By Yerucham Turing
A conference dedicated to talking about Wikipedia took place this weekend (May 30 to June 1) at the New York Law School in Tribeca. While the conference advertised itself as being “open to all participants” and welcoming “the skeptical”, one notable and vocal critic of the Wikimedia movement was very abruptly blocked from attending the conference. The critic of Wikipedia’s governance, Gregory Kohs, is the founder of MyWikiBiz, which since 2006 has been the first and longest-running enterprise dedicated to paid editing and content improvement focusing on Wikipedia. (When MyWikiBiz was founded, Wikipedia had no prohibition against editing its content in exchange for payment. Indeed, Wikipedia still has a Reward Board where cash is paid to writers.) Kohs had hoped to participate in the WikiConference in a session devoted to the pros and cons of paid editing, but the conference organizers headed him off at the pass only 18 hours before the conference began.
Kohs registered for the conference in late January, and he submitted for consideration by the selection committee a proposed presentation entitled “Confessions of a paid editor”. Proposals were to have been cut off on March 31, but on April 6 the deadline was extended to April 15. In all, three proposals were submitted related to the subject of paid editing on Wikipedia: the January 29 proposal from Kohs; a proposal from Susan Hewitt entitled “Why paid editing is a really bad idea”, submitted April 7; and a proposal from Dorothy Howard, entitled “Paid Editing Moderated Discussion”, submitted May 21 (more than a month after the already extended deadline had passed). Prior to the April 15 deadline, the only submission that received any “Interested attendees” was Kohs’ proposal.
Ultimately, though, the only paid editing proposal that materialized on the conference calendar as an actual session was Howard’s late submission. Dorothy Howard was one of the “Program officers” of the conference, so it became clear that the session organizers wanted one of their own speaking to the conference attendees, rather than a more highly experienced outsider who might share provocative views. Kohs then asked Howard and other organizers if he might be added to Howard’s moderated discussion roster.
What happened next was alarming, to say the least. Not only was Kohs’ request to participate on the panel refused, the afternoon before the conference kicked off, Kohs received an e-mail from New York lawyer Ira Matetsky, saying that Kohs was forbidden to even attend the conference as an observer. The e-mail stated:
The organizers of Wikiconference USA 2014 have determined that based on a number of considerations, you are not invited to attend the conference. Your name has been removed from the list of registered attendees and will not be included on the list of attendees being provided to the venue.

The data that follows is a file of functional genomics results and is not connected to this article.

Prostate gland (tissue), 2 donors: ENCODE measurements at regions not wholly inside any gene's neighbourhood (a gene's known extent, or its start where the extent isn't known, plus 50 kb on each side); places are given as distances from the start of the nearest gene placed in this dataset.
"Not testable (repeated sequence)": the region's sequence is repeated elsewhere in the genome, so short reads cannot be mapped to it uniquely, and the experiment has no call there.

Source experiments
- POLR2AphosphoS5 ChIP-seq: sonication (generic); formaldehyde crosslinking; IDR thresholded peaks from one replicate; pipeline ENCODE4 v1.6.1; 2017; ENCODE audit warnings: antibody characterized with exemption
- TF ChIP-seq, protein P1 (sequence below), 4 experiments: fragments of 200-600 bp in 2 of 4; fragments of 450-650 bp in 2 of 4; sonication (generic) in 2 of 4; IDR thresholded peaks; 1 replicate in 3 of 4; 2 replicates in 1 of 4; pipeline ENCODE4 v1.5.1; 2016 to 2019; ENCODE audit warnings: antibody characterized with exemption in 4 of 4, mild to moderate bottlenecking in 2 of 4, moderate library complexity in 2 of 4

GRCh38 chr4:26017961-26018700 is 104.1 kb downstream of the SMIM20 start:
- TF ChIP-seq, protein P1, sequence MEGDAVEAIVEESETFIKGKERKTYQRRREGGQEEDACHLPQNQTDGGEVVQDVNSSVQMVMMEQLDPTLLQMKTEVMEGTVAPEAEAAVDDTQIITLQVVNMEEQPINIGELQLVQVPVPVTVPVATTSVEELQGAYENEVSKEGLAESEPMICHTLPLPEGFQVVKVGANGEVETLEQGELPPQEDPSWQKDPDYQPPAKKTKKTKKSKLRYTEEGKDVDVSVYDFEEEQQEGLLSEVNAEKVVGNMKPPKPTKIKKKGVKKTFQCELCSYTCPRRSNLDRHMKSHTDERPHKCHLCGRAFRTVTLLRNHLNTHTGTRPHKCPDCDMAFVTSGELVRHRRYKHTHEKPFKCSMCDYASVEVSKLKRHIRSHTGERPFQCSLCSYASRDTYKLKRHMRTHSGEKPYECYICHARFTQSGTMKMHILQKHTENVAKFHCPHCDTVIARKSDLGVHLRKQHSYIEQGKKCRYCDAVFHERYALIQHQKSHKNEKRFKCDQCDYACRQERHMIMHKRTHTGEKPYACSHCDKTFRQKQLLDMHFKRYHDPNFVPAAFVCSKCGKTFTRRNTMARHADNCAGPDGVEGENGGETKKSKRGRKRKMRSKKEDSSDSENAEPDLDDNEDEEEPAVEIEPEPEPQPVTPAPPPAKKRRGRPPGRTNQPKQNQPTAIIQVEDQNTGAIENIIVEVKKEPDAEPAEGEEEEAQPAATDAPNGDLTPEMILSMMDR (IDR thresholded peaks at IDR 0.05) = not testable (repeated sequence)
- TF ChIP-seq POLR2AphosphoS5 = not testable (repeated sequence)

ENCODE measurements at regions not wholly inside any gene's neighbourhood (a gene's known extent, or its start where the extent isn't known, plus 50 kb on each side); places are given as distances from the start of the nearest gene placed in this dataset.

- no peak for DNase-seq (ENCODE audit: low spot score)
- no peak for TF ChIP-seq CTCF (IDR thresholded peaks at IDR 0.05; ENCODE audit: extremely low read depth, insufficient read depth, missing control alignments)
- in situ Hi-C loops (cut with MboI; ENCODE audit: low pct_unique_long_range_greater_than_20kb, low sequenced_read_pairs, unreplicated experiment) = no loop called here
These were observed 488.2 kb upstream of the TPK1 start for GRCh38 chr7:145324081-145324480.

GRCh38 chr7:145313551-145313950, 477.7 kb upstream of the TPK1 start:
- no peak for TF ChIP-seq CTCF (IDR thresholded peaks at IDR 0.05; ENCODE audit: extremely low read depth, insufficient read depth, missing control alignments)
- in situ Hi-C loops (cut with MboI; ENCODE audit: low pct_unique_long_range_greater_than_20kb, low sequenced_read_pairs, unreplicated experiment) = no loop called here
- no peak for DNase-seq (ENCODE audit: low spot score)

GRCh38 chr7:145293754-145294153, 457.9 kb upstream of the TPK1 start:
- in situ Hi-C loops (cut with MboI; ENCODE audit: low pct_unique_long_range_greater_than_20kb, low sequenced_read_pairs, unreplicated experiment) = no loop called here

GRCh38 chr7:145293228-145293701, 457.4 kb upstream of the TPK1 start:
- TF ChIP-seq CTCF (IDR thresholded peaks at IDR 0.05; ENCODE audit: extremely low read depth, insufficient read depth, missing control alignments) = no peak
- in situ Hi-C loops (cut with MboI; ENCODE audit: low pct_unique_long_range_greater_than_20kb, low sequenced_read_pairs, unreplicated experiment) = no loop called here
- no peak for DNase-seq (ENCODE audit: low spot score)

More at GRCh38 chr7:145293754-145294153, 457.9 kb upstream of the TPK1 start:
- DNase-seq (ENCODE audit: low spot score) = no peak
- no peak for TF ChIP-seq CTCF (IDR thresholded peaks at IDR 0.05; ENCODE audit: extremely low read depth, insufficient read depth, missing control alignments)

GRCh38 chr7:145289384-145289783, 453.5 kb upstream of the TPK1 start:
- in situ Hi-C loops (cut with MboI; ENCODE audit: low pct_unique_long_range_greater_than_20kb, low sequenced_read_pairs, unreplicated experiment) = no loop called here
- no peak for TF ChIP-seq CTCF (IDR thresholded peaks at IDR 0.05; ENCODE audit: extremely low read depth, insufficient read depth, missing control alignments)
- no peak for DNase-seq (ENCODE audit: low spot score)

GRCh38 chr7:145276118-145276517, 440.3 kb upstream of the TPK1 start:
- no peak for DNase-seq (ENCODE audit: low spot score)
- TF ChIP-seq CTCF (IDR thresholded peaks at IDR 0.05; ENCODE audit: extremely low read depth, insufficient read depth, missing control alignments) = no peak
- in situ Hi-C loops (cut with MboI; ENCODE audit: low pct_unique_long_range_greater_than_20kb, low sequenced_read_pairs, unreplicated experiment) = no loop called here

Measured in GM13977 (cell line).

Please note that this is not any one individual’s decision but a group decision, for which I am acting as messenger/scrivener. The decision is final and is not subject to reconsideration or appeal.
While Kohs had already booked travel and lodging for the conference, this denial of access forced him to cancel his plans to attend. Trying to get more information about what led to the ban from a gathering that was billed as “open to all participants” was no easy matter. It appears to be of some significance that Kohs’ account on the conference website was blocked for “Intimidating behavior/harassment”. Another clue came from Wikipedian Kevin Gorman, who tweeted a hint that Kohs may have been banned under the auspices of the conference’s “Friendly Space” policy (Mr. Gorman has a position on paid editing, and his airfare and lodging for WikiConference USA were paid by the conference budget.) However, this policy had been posted only after Kohs received notice of the revocation of his registration ticket. Kohs questioned the provenance of the after-deadline submission by Howard, and he was told “The panel is not an outside submission, but a planned event at the conference from the start.” ‘From the start’ would suggest that this panel was conceived sometime in January 2014, but no mention of it ever appeared on the WikiConference website until May 13, some four weeks after outside submissions were closed.
Dorothy Howard and other conference organizers were contacted on Friday morning, to allow them an opportunity to respond to the mysterious circumstances under which a professional researcher was banned from a conference where his expertise would have been a fitting addition to the presentation calendar. While Howard replied on Friday afternoon that she and others were “discussing how to respond as a group”, nothing further was heard from Howard or any of the other conference organizers.
Image credits: Flickr/Jan Tik,Wikimedia ~ Licensed under Creative Commons Attribution 2.0 Generic